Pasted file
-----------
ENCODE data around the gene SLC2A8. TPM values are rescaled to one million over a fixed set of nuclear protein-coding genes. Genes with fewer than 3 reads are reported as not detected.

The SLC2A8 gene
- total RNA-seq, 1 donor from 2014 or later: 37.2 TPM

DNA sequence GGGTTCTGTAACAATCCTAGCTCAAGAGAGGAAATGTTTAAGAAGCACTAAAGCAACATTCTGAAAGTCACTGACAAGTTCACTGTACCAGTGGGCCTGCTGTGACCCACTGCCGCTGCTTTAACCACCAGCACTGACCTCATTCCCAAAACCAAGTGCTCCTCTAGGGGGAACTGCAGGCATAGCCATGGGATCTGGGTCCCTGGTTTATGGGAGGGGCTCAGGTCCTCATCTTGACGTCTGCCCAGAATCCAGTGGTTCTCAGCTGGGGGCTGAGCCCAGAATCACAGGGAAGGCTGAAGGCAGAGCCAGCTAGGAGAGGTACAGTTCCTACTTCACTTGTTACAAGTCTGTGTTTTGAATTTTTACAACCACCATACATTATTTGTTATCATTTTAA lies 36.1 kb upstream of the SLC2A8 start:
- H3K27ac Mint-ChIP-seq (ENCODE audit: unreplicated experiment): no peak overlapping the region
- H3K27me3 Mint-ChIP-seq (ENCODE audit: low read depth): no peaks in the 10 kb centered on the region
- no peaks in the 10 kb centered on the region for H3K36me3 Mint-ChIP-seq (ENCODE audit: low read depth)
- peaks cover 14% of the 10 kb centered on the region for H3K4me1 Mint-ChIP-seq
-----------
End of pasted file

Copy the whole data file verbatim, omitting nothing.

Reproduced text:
ENCODE data around the gene SLC2A8. TPM values are rescaled to one million over a fixed set of nuclear protein-coding genes. Genes with fewer than 3 reads are reported as not detected.

The SLC2A8 gene
- total RNA-seq, 1 donor from 2014 or later: 37.2 TPM

DNA sequence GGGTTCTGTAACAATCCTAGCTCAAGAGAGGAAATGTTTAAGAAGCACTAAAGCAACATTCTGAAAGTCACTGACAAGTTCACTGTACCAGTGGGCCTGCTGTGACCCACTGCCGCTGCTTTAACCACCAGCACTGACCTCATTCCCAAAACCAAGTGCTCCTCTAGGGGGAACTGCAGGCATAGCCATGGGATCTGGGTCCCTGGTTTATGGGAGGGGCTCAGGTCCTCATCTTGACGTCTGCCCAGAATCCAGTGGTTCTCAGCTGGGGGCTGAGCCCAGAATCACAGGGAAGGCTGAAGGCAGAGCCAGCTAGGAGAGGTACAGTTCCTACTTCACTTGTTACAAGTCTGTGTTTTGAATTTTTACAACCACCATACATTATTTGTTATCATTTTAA lies 36.1 kb upstream of the SLC2A8 start:
- H3K27ac Mint-ChIP-seq (ENCODE audit: unreplicated experiment): no peak overlapping the region
- H3K27me3 Mint-ChIP-seq (ENCODE audit: low read depth): no peaks in the 10 kb centered on the region
- no peaks in the 10 kb centered on the region for H3K36me3 Mint-ChIP-seq (ENCODE audit: low read depth)
- peaks cover 14% of the 10 kb centered on the region for H3K4me1 Mint-ChIP-seq